DONE mocking his opponents in the presidential race, The Digong is now using almost every forum to vent his ire on the Church. He has accused the Church of basically two things, hypocrisy and irrelevance, and, the Church, shocked by the audacity of The Digong, has come out with nothing but guarded, timid responses. Never in the history of the Church, dating back to the early years of the Spanish reign, has the institution found itself bombarded and helpless.
The minor reason is this. For the first time in the country’s modern history, the elected President is not someone the Church and its hierarchy knows. The populist choice in 1998 was Erap Estrada. But despite Erap’s acting background and tough guy image, he was trained by the Jesuits, and the men he named to the Cabinet and important government posts were insiders webbed to the centers of political and economic power. And webbed to the power centers of the Church.
The Digong is a real tough guy whose rise to power was based on narratives he was unapologetic about—killing criminals, the summary execution of drug dealers and his zero tolerance (whatever means of containing them was OK) toward people involved in the business of crime. All Old Testament narratives of rage, death and fury. His favorite verb is “ kill.” His favorite expression is “galit ako.” The men he named to important posts, who will soon assume frontline and Cabinet-rank positions, have very tangential if not zero links to the Church.
His campaign manager and longtime aide was a former priest-turned-rebel, who, disgusted by the irrelevance of the official Church in addressing the plight of those identified in The Sermon on the Mount, dropped his homilies, went underground and carried a gun.
There is nothing, virtually nothing, in the institutional memory of The Digong in which he collaborated with the official Church to tame the excesses of Davao City and govern it according to his dictum. His colorful personal life and his openness with his many affairs were, in a sense, an open challenge on the basic teachings of the Church.
But, as I said, that is just the minor reason. There is a bigger one.
The Church and its intellectuals and theoreticians cannot counter the message of The Digong. Which is to basically serve the constituencies specified in The Sermon on the Mount: the weak, the humble, the afraid and the persecuted, though through methods decried in the Ten Commandments. The people (like my neighbors and I) who have nowhere to go and turn to during times of trouble, persecution and scarcity. The Church cannot even invoke that there is another way forward, a Christian way, a civil one and a Godly one. Because there is none.
When, really, was the last time the Church stood for the downtrodden?
Reviewing the Church’s high-profile involvement in the public affairs, the most prominent image that comes to mind is this—Cardinal Tagle tearing up after reading the sordid affairs of the Napoles scam. The accompanying article said that Cardinal Tagle was shocked to see a scandal of that magnitude, at least P10 billion in a SARO-for-cash exchange.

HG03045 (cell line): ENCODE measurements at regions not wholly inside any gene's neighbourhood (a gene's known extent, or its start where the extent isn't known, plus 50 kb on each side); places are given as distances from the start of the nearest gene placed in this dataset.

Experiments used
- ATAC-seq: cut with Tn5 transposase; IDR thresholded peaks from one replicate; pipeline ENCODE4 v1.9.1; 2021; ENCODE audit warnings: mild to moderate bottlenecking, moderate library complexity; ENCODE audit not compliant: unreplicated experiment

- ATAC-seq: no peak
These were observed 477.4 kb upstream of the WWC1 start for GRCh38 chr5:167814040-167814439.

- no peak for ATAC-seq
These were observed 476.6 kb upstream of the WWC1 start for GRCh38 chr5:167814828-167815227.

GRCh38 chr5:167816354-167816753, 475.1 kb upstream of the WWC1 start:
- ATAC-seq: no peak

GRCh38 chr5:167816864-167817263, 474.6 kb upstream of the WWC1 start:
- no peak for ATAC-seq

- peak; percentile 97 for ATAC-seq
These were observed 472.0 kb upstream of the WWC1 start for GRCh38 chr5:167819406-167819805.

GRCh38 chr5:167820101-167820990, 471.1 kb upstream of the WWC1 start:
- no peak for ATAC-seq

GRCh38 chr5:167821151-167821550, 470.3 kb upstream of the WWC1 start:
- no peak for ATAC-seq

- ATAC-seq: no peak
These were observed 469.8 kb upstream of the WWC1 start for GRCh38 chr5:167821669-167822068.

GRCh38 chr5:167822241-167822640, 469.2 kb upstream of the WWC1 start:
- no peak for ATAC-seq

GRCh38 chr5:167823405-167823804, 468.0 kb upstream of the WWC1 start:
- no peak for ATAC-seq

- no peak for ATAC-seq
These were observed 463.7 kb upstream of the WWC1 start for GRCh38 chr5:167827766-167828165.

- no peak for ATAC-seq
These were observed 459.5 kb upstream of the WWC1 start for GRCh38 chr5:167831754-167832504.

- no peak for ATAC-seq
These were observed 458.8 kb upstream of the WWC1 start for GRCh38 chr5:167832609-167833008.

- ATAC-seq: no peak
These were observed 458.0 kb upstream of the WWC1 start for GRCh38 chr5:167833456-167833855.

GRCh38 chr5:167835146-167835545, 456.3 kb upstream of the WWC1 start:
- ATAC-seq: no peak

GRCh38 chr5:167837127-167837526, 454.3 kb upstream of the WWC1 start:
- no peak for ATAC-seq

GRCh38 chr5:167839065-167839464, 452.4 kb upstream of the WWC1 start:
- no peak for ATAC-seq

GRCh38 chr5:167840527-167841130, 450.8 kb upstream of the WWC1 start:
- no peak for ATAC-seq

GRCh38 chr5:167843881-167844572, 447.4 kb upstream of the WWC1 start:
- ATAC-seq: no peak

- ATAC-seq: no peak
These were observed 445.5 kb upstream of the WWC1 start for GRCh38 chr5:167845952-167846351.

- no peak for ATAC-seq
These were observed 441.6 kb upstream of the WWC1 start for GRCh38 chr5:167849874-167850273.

The pork scam was pure and unalloyed evil. It was also unprecedented in the history of a historically compromised Congress. From the part of the cardinal, condemning the pork scam was a moral imperative. After that, many hoped that Cardinal Tagle would use his great and awesome moral authority to indict and condemn the greatest evil of our time—the control of 40 or so families of the nation’s wealth and our vastly unequal society.
Even Pope Francis has said that inequality “is the defining issue of our time.” In the Philippine context, it skews everything to favor the economic elite. It sucks up GDP gains to further fatten the already immense wealth of these 40 or so families. It is at the root of all things that cripple the mobility of the sectors below.
By refusing to take on the greatest evil of our time, Cardinal Tagle just collaborated with the efforts of the Aquino administration to paint “corruption” as the only and true evil, the root of the national malaise. With the Church and the so-called “civil society” behind Mr. Aquino, his administration used “corruption” as a wag-the-dog narrative to divert national attention from what Mr. Aquino was really doing—serving the top 1 percent and leaving the 99 percent to fend for themselves.
Mr. Aquino raised GDP growth, got credit upgrades and created a class of dollar billionaires that are now classified as “those-who-can-buy-a-small-country-rich.” The understated poverty level of 20-plus percent never moved. In some dying areas of Mindanao, the poverty level was 84 percent, and the ARMM had worse literacy and poverty rates than Idi Amin-wrecked Uganda.
Through all these and the unapologetic service of Mr. Aquino to his true masters—the top 1 percent—the Church was a mute spectator, and, in a sense, an abettor.
So now, as The Digong mocks and taunts the Church for its hypocrisy and irrelevance, he finds no public rebuke and sanction. The Church failed to follow a timeless Church dictum—you reap what you sow—and its failings are now haunting the institution.